Amateur astronomer creates a spectacular panorama of the Milky Way by painstakingly stitching together 110 images

An enthusiastic astronomer painstakingly stitched together a series of shots taken on one night from a remote hill in Russia to make this incredibly detailed panorama of the Milky Way.

Samir Samirovich, from the city of Syzran in south-western Russia’s Samara Oblast region, used his Nikon D5200 camera with a Nikkon 50mm lens to capture the images.

He travelled into the remote Chekalino area, where there is much less light pollution, to take the breathtaking photographs.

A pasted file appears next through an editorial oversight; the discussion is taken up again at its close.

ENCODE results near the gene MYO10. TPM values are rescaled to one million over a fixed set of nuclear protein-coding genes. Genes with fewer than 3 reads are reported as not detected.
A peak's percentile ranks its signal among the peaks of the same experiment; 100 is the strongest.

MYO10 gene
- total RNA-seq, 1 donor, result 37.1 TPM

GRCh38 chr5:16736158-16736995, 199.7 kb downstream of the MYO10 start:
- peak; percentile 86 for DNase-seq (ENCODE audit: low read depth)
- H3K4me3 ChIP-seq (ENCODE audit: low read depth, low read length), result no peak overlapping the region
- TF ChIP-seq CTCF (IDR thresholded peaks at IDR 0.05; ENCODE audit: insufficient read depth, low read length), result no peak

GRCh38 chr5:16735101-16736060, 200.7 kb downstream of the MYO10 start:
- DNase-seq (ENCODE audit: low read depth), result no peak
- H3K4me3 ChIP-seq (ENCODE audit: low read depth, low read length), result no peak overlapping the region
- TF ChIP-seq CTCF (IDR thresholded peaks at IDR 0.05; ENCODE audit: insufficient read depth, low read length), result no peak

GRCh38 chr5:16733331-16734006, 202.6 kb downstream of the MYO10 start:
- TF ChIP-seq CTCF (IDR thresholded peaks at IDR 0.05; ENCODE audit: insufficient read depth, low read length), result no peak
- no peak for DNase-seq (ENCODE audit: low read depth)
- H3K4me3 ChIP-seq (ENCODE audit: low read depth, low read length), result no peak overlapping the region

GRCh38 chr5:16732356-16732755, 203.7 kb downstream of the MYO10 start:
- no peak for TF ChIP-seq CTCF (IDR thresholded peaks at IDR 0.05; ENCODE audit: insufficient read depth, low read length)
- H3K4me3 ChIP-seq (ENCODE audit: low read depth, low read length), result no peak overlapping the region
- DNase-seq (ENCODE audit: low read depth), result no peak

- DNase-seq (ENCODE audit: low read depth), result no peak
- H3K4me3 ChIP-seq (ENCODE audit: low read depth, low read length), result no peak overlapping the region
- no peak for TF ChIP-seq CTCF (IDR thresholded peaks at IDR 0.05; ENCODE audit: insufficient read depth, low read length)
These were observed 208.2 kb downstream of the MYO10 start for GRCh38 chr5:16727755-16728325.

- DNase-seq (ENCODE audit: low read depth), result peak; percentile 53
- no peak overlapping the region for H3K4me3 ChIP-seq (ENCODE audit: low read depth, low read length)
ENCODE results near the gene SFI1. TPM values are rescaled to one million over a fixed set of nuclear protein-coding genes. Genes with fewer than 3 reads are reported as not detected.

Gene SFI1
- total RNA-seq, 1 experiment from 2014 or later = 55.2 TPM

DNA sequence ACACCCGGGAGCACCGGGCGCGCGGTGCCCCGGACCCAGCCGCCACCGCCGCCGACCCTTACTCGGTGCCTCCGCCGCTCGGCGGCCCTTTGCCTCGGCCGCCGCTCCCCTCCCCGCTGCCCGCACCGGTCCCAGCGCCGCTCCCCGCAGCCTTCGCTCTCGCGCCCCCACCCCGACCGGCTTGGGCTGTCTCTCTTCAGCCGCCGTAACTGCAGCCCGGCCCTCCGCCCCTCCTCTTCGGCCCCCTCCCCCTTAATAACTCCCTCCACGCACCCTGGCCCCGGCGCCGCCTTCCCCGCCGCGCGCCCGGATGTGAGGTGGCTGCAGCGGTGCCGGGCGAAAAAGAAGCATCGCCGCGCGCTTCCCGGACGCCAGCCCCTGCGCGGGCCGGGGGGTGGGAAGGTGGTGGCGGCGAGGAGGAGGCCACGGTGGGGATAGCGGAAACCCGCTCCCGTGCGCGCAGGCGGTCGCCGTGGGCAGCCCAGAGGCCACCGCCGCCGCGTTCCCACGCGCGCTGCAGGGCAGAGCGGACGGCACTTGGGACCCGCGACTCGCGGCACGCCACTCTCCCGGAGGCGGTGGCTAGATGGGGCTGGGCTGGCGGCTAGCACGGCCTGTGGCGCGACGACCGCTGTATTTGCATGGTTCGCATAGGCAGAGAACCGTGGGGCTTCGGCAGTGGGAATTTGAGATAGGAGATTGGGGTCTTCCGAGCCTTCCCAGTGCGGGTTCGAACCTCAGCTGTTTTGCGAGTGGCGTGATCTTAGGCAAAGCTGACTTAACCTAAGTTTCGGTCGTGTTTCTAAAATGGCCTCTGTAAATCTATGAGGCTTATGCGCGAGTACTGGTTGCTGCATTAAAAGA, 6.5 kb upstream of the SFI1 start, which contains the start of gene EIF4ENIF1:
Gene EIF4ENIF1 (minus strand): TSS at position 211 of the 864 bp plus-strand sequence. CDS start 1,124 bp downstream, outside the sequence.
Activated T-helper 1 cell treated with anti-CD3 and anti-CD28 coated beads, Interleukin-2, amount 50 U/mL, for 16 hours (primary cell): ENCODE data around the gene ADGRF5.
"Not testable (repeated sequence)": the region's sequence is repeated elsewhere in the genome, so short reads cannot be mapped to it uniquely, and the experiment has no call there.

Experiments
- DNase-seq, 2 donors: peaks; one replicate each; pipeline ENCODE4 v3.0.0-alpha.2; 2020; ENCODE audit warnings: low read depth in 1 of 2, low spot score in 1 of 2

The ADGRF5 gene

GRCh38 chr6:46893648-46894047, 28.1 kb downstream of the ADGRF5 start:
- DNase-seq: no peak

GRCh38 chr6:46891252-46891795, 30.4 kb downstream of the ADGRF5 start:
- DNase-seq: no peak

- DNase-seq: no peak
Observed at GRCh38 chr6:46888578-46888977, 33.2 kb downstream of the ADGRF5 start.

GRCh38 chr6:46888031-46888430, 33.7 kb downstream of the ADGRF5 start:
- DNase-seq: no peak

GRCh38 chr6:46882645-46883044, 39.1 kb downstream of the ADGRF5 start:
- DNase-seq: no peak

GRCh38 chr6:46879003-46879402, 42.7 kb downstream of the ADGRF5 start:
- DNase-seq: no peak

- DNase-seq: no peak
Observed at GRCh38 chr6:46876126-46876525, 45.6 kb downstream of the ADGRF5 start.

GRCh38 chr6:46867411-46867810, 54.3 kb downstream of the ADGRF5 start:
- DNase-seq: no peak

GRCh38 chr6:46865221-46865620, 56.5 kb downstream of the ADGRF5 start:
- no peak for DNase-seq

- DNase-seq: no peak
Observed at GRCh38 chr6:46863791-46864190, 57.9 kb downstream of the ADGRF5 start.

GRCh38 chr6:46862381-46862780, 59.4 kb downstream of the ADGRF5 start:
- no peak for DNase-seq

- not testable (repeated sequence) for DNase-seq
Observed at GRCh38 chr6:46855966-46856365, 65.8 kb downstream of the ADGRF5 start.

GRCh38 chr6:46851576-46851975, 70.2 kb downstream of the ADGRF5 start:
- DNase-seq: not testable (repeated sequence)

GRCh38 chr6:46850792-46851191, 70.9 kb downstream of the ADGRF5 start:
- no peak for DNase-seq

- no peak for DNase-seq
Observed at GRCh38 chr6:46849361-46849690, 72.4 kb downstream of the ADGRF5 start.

The exposure for each of the 110 photographs was six seconds and the shooting took almost the whole night.

Mr Samirovich then spent more than seven hours knitting the photographs together to create the combined photograph which he shared on social media.

The Milky Way gets its name from its appearance from Earth. It is thought to be 120,000 light years across and contains more than 200 billion stars. Like more than two-thirds of the known galaxies, the Milky Way has a spiral shape.

At the centre of the spiral, a lot of energy and, occasionally, vivid flares are created.

Astronomers believe the Milky Way wasn’t always a stunning barred spiral. It formed into its current size by ‘eating’ other galaxies.